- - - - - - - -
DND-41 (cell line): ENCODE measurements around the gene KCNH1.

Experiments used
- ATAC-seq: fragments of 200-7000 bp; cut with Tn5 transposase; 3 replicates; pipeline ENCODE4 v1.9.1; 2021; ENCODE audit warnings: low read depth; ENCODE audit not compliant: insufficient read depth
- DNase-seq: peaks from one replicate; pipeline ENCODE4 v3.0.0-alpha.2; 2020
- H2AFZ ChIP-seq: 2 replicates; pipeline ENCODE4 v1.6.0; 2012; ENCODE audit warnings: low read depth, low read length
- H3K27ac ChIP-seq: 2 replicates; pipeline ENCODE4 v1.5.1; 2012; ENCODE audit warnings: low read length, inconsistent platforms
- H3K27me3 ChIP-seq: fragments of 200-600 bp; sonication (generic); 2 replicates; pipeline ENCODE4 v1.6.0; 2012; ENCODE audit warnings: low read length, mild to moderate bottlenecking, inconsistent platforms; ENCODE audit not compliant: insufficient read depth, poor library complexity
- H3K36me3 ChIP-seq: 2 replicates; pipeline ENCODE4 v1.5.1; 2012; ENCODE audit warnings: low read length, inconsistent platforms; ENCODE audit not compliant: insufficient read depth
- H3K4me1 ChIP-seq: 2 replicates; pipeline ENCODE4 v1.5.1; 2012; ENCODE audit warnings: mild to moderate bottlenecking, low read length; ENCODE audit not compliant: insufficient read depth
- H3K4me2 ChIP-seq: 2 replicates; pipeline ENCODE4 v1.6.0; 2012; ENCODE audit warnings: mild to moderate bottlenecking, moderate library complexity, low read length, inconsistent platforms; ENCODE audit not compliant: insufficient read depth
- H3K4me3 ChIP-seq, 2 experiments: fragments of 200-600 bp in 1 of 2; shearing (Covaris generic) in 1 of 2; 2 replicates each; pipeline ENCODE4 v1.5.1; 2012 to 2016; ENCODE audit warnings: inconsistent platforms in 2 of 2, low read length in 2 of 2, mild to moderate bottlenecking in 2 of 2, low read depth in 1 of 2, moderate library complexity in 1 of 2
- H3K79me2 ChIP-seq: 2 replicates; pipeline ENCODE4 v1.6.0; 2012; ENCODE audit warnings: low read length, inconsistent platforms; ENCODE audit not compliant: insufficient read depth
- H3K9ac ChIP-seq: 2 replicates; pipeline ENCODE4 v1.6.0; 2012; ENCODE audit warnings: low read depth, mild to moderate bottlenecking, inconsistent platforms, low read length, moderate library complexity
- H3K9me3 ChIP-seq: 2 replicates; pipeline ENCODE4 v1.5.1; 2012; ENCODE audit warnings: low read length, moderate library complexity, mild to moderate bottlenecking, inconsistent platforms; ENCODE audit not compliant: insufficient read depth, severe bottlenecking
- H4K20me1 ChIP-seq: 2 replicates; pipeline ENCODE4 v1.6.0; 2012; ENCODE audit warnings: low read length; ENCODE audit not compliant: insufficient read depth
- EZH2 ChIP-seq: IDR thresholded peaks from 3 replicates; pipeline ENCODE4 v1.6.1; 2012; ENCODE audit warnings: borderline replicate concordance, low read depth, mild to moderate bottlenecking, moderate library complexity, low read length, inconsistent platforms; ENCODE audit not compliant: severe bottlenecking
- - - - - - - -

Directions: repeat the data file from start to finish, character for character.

DND-41 (cell line): ENCODE measurements around the gene KCNH1.

Experiments used
- ATAC-seq: fragments of 200-7000 bp; cut with Tn5 transposase; 3 replicates; pipeline ENCODE4 v1.9.1; 2021; ENCODE audit warnings: low read depth; ENCODE audit not compliant: insufficient read depth
- DNase-seq: peaks from one replicate; pipeline ENCODE4 v3.0.0-alpha.2; 2020
- H2AFZ ChIP-seq: 2 replicates; pipeline ENCODE4 v1.6.0; 2012; ENCODE audit warnings: low read depth, low read length
- H3K27ac ChIP-seq: 2 replicates; pipeline ENCODE4 v1.5.1; 2012; ENCODE audit warnings: low read length, inconsistent platforms
- H3K27me3 ChIP-seq: fragments of 200-600 bp; sonication (generic); 2 replicates; pipeline ENCODE4 v1.6.0; 2012; ENCODE audit warnings: low read length, mild to moderate bottlenecking, inconsistent platforms; ENCODE audit not compliant: insufficient read depth, poor library complexity
- H3K36me3 ChIP-seq: 2 replicates; pipeline ENCODE4 v1.5.1; 2012; ENCODE audit warnings: low read length, inconsistent platforms; ENCODE audit not compliant: insufficient read depth
- H3K4me1 ChIP-seq: 2 replicates; pipeline ENCODE4 v1.5.1; 2012; ENCODE audit warnings: mild to moderate bottlenecking, low read length; ENCODE audit not compliant: insufficient read depth
- H3K4me2 ChIP-seq: 2 replicates; pipeline ENCODE4 v1.6.0; 2012; ENCODE audit warnings: mild to moderate bottlenecking, moderate library complexity, low read length, inconsistent platforms; ENCODE audit not compliant: insufficient read depth
- H3K4me3 ChIP-seq, 2 experiments: fragments of 200-600 bp in 1 of 2; shearing (Covaris generic) in 1 of 2; 2 replicates each; pipeline ENCODE4 v1.5.1; 2012 to 2016; ENCODE audit warnings: inconsistent platforms in 2 of 2, low read length in 2 of 2, mild to moderate bottlenecking in 2 of 2, low read depth in 1 of 2, moderate library complexity in 1 of 2
- H3K79me2 ChIP-seq: 2 replicates; pipeline ENCODE4 v1.6.0; 2012; ENCODE audit warnings: low read length, inconsistent platforms; ENCODE audit not compliant: insufficient read depth
- H3K9ac ChIP-seq: 2 replicates; pipeline ENCODE4 v1.6.0; 2012; ENCODE audit warnings: low read depth, mild to moderate bottlenecking, inconsistent platforms, low read length, moderate library complexity
- H3K9me3 ChIP-seq: 2 replicates; pipeline ENCODE4 v1.5.1; 2012; ENCODE audit warnings: low read length, moderate library complexity, mild to moderate bottlenecking, inconsistent platforms; ENCODE audit not compliant: insufficient read depth, severe bottlenecking
- H4K20me1 ChIP-seq: 2 replicates; pipeline ENCODE4 v1.6.0; 2012; ENCODE audit warnings: low read length; ENCODE audit not compliant: insufficient read depth
- EZH2 ChIP-seq: IDR thresholded peaks from 3 replicates; pipeline ENCODE4 v1.6.1; 2012; ENCODE audit warnings: borderline replicate concordance, low read depth, mild to moderate bottlenecking, moderate library complexity, low read length, inconsistent platforms; ENCODE audit not compliant: severe bottlenecking